The Story of Film is a feast for cinema lovers. Mark Cousins adapts his celebrated book of the same title into this audacious fifteen-hour project, screening over multiple days at the Festival. He traces the entire history of film, concentrating on artistic vision (rather than business or celebrities) from the silent era to the digital age. Unlike historians who place an emphasis on Western cinema, Cousins takes a more global approach. He showcases iconic film clips from Asia, Africa, India, the Middle East and South America — woven into the more familiar legacy of Europe and North America. His treatment succeeds at being both erudite and accessible.
Often this kind of ambitious project requires the backing of an institution, which can result in a bland sensibility. But Cousins’ approach is more individualistic. Based in Scotland, he earned his expertise from an eclectic background of festival programming, filmmaking and teaching. For his popular BBC program and eponymous book Scene by Scene, he interviewed the likes of Martin Scorsese, Roman Polanski and Bernardo Bertolucci. Now he marshals that wealth of knowledge to narrate The Story of Film in his endearing brogue. He supplements his commentary by interviewing cinematic history makers such as Wim Wenders, Claire Denis and Alexander Sokurov. The conversations are shot with the idiosyncratic style of a one-person crew in locales around the world.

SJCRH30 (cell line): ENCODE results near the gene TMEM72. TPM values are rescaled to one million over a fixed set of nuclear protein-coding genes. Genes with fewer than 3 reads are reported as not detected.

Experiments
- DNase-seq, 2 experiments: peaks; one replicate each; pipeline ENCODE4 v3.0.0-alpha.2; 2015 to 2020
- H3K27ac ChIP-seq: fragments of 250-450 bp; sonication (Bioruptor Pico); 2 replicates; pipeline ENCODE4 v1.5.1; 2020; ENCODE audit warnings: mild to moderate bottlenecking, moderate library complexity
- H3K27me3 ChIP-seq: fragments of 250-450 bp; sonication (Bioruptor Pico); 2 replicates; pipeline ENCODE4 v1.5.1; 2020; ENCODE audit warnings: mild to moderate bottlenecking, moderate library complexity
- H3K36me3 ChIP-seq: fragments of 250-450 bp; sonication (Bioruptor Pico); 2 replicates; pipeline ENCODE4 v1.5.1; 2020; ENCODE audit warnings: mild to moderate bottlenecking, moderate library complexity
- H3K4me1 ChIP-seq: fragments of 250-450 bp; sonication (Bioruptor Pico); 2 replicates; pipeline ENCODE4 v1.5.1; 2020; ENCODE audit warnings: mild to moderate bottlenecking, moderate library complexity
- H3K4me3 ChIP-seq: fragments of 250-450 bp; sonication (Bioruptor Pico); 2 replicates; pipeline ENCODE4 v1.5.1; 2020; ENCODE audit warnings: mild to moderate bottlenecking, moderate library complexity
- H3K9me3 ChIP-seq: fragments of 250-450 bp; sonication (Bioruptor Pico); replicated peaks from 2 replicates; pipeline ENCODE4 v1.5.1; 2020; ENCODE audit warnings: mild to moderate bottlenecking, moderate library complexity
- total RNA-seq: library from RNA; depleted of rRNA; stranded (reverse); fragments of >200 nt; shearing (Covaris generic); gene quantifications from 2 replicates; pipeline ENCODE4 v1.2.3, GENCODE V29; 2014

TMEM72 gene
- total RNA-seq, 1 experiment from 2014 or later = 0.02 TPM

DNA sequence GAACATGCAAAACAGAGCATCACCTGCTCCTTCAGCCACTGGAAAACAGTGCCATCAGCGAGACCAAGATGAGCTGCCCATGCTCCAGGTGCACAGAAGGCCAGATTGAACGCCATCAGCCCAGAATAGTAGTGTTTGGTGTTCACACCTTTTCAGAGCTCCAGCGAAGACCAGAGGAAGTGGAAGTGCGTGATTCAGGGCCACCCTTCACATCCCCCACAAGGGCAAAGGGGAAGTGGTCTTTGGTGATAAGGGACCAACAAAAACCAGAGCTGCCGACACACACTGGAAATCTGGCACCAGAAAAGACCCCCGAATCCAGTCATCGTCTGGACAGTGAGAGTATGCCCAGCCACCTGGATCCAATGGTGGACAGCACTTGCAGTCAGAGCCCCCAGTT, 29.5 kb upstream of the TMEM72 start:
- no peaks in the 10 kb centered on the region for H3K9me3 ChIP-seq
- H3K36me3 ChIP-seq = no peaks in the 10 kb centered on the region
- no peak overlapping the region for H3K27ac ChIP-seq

By taking a DIY approach, Cousins preserves an editorial independence that normally gets lost with a bigger budget and committee decision-making. His achievement represents a breakthrough for the multi-part documentary. After experiencing this history from such a distinctive viewpoint, you may crave similar treatments for music, literature, politics or whatever compels you. Of course, Cousins has the advantage of drawing upon image makers who take our breath away: Buster Keaton, Carl Theodor Dreyer, Fritz Lang, Yasujiro Ozu, Satyajit Ray, Orson Welles, Ingmar Bergman, Federico Fellini, Youssef Chahine, Agnes Varda, Nicholas Roeg, Ousmane Sembene, Abbas Kiarostami — to name only a sampling. In The Story of Film, you’ll drink their visions and walk away thirsty for more.
Thiz has to beeee quite possibly one of the beeeeeest fiiiiilmmmsss eeeeverrrrrr maaaaaaayyydeeee.
I didn't agree 100 percent with Cousins' commentary (Starship Troopers, really?!), but this is an incredible documentary I would recommend to anyone wanting to know more about the history of film worldwide. Being a pretty hardcore film nerd myself for the last 14 years or so, he didn't really mention anyone I hadn't heard of before, but the way he framed his "story of film" was compelling and flowed without a hitch.
A 15-hour comprehensive history — with an argument.
The Special will be celebrating the 60th anniversary of Positif and the 50th of the Oberhausen Manifesto.
Plus: Jane Birkin on Serge Gainsbourg and Bilge Ebiri on Ettore Scola.